WASHINGTON — Once again, Congress has delayed until the last minute approving funds to keep the federal government running. And once again, lawmakers are giving their constituents more reasons to be disgusted and alienated.
The public already holds a dismal view of Congress. The summer's debt-limit dispute shook public confidence on a scale like the 9/11 attacks and Hurricane Katrina, GOP pollster William McInturff found. He said that consequent voter anger could result in "unstable and unpredictable political outcomes."
In recent days, lawmakers have been at it again.
The latest Capitol Hill clash involves a tiny piece of the federal budget, replenishing the government's disaster aid fund. Most Republicans wanted any new money given to that fund offset by other budget cuts; Democrats said such offsets are not needed for emergencies.
The emergency money is part of ordinary funding legislation that would keep the government running through Nov. 18. If the bill is not passed by Oct. 1, the start of the new fiscal year, federal operations could begin shutting down. Thanks to a last-minute agreement Monday, that now appears highly unlikely.
The fund had been expected to be depleted by Tuesday, but on Monday officials said it probably has enough money to last through this fiscal year, which ends Friday. That news appeared to end the impasse, as the Senate Monday approved the stopgap spending bill, 79-12, for the next fiscal year. The House of Representatives is expected to go along.
But the deadlock left an impression.
If this sounds like a rerun of last spring's shutdown showdown, and the summer's debt ceiling brinkmanship, it was. And there's probably more to come later this fall.
"This problem is probably not going to get straightened out until 2012," said Ross Baker, professor of political science at Rutgers University.
Most politicians, said the experts, are likely to see an angry electorate next year.
A McClatchy-Marist poll, conducted Sept. 13-14, found 26 percent approved of the job Republicans were doing in office, while 30 percent approved of Democrats' performance.
"Congress for some time has been seen as a discordant voice," said Lee Miringoff, director of the Marist Institute for Public Opinion. That's been especially true since this summer, when the showdown over raising the nation's debt limit was resolved hours before the government faced default on its debt for the first time in history.
The latest chapter in the stalemate saga began last week. The House of Representatives was expected to easily pass the stopgap funding, which included $3.65 billion for disaster aid. About $1.5 billion was offset by cutting funds for an auto research program popular with many Democrats.
Republicans hold 242 seats, with 218 needed for a majority. Republicans, figuring they would lose a few dozen conservatives who wanted further spending cuts, had counted on Democrats to pass the funding measure.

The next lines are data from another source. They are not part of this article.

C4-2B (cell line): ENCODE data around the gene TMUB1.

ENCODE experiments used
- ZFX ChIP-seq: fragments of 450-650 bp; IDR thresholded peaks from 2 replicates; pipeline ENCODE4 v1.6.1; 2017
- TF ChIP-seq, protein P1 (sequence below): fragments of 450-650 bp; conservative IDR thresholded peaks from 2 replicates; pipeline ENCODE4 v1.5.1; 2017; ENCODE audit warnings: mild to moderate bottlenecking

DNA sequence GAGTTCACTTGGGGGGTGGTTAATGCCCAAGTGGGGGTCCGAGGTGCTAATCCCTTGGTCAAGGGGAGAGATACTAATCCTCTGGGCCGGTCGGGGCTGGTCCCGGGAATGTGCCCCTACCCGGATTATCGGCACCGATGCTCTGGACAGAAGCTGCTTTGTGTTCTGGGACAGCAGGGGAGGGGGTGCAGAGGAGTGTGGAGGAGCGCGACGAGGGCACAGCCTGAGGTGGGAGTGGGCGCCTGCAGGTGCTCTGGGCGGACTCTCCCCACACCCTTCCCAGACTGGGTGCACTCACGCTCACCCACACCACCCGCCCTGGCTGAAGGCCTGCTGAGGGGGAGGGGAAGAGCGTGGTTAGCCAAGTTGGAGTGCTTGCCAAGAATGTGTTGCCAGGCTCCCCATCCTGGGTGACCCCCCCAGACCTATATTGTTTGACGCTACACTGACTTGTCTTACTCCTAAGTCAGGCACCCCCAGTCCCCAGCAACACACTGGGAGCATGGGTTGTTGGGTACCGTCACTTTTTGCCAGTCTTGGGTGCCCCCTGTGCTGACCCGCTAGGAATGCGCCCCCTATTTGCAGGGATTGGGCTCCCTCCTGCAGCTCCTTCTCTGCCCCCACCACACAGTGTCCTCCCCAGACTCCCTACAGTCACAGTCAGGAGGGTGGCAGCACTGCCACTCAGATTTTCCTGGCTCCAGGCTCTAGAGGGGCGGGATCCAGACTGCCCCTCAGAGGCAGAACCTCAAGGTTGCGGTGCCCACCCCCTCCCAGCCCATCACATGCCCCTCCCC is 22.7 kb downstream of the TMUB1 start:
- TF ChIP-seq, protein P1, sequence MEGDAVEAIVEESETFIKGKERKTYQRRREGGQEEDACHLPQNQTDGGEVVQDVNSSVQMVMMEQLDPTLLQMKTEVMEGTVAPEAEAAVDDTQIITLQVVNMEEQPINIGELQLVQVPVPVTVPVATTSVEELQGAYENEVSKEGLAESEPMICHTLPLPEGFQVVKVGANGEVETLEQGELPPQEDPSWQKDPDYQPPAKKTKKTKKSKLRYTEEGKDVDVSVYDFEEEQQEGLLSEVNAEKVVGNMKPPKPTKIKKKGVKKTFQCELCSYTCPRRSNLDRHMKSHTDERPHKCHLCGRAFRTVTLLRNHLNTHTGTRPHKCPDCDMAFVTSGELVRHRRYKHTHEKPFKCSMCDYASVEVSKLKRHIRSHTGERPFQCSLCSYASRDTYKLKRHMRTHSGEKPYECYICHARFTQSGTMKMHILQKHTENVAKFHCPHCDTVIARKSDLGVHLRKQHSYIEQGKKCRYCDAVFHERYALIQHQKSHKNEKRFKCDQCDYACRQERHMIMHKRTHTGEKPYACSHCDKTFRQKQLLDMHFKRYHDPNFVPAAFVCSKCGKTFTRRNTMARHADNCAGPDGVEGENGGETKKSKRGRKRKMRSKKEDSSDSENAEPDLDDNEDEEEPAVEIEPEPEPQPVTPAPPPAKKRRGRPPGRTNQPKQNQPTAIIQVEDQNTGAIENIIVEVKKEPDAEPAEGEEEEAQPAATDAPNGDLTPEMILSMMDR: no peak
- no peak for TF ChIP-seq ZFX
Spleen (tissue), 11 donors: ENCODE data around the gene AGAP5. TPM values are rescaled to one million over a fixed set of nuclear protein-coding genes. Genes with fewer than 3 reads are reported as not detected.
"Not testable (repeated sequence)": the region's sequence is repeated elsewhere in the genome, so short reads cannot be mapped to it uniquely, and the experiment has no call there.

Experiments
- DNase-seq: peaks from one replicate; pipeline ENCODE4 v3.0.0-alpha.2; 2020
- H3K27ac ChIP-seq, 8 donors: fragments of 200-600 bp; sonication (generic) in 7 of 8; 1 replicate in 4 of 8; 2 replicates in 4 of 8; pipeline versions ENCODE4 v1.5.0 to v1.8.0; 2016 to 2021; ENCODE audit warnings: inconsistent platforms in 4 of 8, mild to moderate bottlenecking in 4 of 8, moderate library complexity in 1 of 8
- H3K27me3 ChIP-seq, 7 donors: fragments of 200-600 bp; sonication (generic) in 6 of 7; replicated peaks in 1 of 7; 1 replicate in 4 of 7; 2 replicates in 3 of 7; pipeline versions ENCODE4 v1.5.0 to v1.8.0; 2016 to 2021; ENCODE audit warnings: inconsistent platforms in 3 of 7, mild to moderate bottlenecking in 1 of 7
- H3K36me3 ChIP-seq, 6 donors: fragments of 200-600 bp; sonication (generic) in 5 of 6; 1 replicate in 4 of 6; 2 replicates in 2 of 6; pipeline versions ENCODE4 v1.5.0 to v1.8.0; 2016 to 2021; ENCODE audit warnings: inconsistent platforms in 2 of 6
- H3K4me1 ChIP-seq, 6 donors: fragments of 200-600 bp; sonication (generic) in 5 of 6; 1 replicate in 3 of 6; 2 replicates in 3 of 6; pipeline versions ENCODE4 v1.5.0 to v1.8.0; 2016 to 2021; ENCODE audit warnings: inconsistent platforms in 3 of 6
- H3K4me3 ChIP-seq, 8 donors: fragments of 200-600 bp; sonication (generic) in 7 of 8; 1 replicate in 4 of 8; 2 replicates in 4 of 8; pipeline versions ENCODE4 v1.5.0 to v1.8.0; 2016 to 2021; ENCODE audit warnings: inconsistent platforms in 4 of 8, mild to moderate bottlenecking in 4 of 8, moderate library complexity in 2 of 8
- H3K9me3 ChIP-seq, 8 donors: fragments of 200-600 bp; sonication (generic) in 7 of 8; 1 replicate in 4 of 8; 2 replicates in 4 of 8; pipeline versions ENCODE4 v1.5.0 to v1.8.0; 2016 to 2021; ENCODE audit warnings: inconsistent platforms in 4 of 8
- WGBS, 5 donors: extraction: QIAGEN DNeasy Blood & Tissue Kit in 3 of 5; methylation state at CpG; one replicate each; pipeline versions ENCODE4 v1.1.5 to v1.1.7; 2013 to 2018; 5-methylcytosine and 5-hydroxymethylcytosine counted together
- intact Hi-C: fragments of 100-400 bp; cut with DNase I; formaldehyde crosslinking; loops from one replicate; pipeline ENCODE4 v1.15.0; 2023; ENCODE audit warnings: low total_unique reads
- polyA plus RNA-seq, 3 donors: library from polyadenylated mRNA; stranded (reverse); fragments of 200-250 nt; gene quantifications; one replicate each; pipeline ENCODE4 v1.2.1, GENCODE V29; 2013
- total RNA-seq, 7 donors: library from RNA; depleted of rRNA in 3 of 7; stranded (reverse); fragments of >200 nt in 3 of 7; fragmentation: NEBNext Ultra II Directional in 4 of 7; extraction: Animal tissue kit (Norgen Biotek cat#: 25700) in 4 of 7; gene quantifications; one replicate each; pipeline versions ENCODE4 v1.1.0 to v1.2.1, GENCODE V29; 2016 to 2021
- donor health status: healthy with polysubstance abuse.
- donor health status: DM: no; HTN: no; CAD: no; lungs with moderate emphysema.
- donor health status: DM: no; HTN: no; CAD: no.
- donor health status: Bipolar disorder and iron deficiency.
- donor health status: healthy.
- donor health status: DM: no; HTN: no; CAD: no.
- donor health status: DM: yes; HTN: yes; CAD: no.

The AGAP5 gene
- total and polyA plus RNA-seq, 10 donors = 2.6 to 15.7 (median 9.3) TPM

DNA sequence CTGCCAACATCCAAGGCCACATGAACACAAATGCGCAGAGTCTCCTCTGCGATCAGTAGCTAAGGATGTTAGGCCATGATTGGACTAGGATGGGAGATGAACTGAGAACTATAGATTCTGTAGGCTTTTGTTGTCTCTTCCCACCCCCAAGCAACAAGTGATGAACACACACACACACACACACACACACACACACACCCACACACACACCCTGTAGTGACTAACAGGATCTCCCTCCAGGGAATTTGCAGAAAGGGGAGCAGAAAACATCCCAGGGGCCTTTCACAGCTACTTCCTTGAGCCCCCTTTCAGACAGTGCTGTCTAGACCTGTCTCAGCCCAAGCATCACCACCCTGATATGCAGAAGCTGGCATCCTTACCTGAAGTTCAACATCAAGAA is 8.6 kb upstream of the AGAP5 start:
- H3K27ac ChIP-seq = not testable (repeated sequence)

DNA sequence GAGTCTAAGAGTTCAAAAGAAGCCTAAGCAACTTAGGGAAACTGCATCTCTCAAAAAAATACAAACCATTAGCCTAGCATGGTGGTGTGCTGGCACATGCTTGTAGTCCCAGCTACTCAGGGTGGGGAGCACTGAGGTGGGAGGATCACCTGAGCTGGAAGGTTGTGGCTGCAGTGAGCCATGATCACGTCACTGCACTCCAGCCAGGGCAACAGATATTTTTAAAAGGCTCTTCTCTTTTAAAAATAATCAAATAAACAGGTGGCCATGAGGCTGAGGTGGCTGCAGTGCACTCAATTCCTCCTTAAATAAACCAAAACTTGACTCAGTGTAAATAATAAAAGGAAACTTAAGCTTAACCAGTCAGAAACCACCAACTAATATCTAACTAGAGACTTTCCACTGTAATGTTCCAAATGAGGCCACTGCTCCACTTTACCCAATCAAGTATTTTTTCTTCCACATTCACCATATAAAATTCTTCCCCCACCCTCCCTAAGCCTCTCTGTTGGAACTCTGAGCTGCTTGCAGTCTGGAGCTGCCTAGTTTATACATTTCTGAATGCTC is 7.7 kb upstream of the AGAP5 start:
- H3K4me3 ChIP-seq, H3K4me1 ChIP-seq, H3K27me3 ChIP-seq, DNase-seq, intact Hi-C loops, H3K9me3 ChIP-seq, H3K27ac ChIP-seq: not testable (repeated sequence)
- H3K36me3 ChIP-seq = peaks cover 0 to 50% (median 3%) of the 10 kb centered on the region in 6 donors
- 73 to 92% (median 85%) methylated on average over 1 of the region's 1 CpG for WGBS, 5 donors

Despite strong pleas to stick with the party line, 48 Republicans sided with Democrats in opposition, and the bill was defeated. Friday, the House passed a tweaked version that cut another $100 million.
Both sides insisted they were reflecting the public mood.
Rebellious Republicans, many elected with support of the conservative tea party movement, said they had been sent to Washington to cut spending dramatically, not to fashion compromises with Democrats.
"The dynamic now in the Republican caucus is from the ground up, rather than the top down," said Michael Franc, vice president of government studies at the Heritage Foundation, a conservative policy-research center in Washington.
Low approval ratings don't bother them, Franc said. "They were elected to cut the size of government, and they see the low ratings as reflecting voter unease with the direction of the country, not with the members," he said.
Democrats, too, insist they're on the right political track.
"We strongly oppose the notion that efforts to help Americans rebuild their lives after floods, hurricanes, wildfires and other natural disasters should be put on hold until Congress can agree on offsetting reductions in spending," said Rep. Norm Dicks of Washington state, the top Democrat on the Appropriations Committee.
Staying obstinate could be a "dangerous game," said Burdett Loomis, professor of political science at the University of Kansas.
"The GOP in 2010 campaigned against the Congress, so (the institution's) low ratings were a boon," he said. "Now, however, they've chosen destructive tactics because hostage-holding has worked."
Democrats sense GOP vulnerability.
"At some point policy-based hostage taking has to be challenged, and this seems like a favorable time," Loomis said.
Meantime, the impasse continues, and more deadlines loom.
If the current stopgap funding measure passes, another must be approved by Nov. 18. Congress has until Dec. 23 to act on the bipartisan supercommittee seeking ways to cut at least $1.2 trillion from deficits over the next decade, or automatic cuts will be triggered.
"We don't know how this will translate into voting behavior next year," said Baker of Rutgers, "but if it's a plague on both houses, it'll look like 2010 again — no consistent narrative."
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